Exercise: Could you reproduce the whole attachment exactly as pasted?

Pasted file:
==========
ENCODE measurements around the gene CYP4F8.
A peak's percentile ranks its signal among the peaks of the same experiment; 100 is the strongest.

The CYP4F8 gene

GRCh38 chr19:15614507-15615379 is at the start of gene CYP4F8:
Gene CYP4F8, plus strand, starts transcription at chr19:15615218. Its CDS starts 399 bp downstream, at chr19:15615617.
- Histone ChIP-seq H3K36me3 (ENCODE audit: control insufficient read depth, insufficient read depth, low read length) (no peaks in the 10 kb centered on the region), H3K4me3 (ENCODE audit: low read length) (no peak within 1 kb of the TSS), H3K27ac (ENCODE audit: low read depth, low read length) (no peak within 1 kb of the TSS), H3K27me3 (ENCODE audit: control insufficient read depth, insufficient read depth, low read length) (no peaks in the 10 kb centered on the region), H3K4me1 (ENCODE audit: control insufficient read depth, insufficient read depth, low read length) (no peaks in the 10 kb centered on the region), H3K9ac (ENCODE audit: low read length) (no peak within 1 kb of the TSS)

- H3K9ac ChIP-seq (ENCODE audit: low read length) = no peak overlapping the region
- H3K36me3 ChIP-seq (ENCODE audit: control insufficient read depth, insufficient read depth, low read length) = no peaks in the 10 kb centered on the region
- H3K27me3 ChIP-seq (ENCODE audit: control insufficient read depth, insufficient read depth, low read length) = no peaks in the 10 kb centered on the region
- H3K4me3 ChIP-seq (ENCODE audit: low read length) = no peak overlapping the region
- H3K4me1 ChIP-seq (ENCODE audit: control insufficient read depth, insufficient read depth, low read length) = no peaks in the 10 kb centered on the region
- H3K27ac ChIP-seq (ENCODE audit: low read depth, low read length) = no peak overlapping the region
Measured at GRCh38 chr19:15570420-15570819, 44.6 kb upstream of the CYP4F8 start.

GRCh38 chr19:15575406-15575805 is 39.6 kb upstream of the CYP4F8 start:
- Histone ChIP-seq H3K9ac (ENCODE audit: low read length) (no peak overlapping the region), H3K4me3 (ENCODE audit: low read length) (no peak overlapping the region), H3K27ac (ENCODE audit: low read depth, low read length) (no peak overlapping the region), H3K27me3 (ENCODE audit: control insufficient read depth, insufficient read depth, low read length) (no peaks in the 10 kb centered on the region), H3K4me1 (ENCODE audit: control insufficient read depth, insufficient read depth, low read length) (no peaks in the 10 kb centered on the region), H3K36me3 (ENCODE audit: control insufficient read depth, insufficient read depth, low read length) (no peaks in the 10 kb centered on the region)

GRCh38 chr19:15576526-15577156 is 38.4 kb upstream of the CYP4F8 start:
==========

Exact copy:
ENCODE measurements around the gene CYP4F8.
A peak's percentile ranks its signal among the peaks of the same experiment; 100 is the strongest.

The CYP4F8 gene

GRCh38 chr19:15614507-15615379 is at the start of gene CYP4F8:
Gene CYP4F8, plus strand, starts transcription at chr19:15615218. Its CDS starts 399 bp downstream, at chr19:15615617.
- Histone ChIP-seq H3K36me3 (ENCODE audit: control insufficient read depth, insufficient read depth, low read length) (no peaks in the 10 kb centered on the region), H3K4me3 (ENCODE audit: low read length) (no peak within 1 kb of the TSS), H3K27ac (ENCODE audit: low read depth, low read length) (no peak within 1 kb of the TSS), H3K27me3 (ENCODE audit: control insufficient read depth, insufficient read depth, low read length) (no peaks in the 10 kb centered on the region), H3K4me1 (ENCODE audit: control insufficient read depth, insufficient read depth, low read length) (no peaks in the 10 kb centered on the region), H3K9ac (ENCODE audit: low read length) (no peak within 1 kb of the TSS)

- H3K9ac ChIP-seq (ENCODE audit: low read length) = no peak overlapping the region
- H3K36me3 ChIP-seq (ENCODE audit: control insufficient read depth, insufficient read depth, low read length) = no peaks in the 10 kb centered on the region
- H3K27me3 ChIP-seq (ENCODE audit: control insufficient read depth, insufficient read depth, low read length) = no peaks in the 10 kb centered on the region
- H3K4me3 ChIP-seq (ENCODE audit: low read length) = no peak overlapping the region
- H3K4me1 ChIP-seq (ENCODE audit: control insufficient read depth, insufficient read depth, low read length) = no peaks in the 10 kb centered on the region
- H3K27ac ChIP-seq (ENCODE audit: low read depth, low read length) = no peak overlapping the region
Measured at GRCh38 chr19:15570420-15570819, 44.6 kb upstream of the CYP4F8 start.

GRCh38 chr19:15575406-15575805 is 39.6 kb upstream of the CYP4F8 start:
- Histone ChIP-seq H3K9ac (ENCODE audit: low read length) (no peak overlapping the region), H3K4me3 (ENCODE audit: low read length) (no peak overlapping the region), H3K27ac (ENCODE audit: low read depth, low read length) (no peak overlapping the region), H3K27me3 (ENCODE audit: control insufficient read depth, insufficient read depth, low read length) (no peaks in the 10 kb centered on the region), H3K4me1 (ENCODE audit: control insufficient read depth, insufficient read depth, low read length) (no peaks in the 10 kb centered on the region), H3K36me3 (ENCODE audit: control insufficient read depth, insufficient read depth, low read length) (no peaks in the 10 kb centered on the region)

GRCh38 chr19:15576526-15577156 is 38.4 kb upstream of the CYP4F8 start: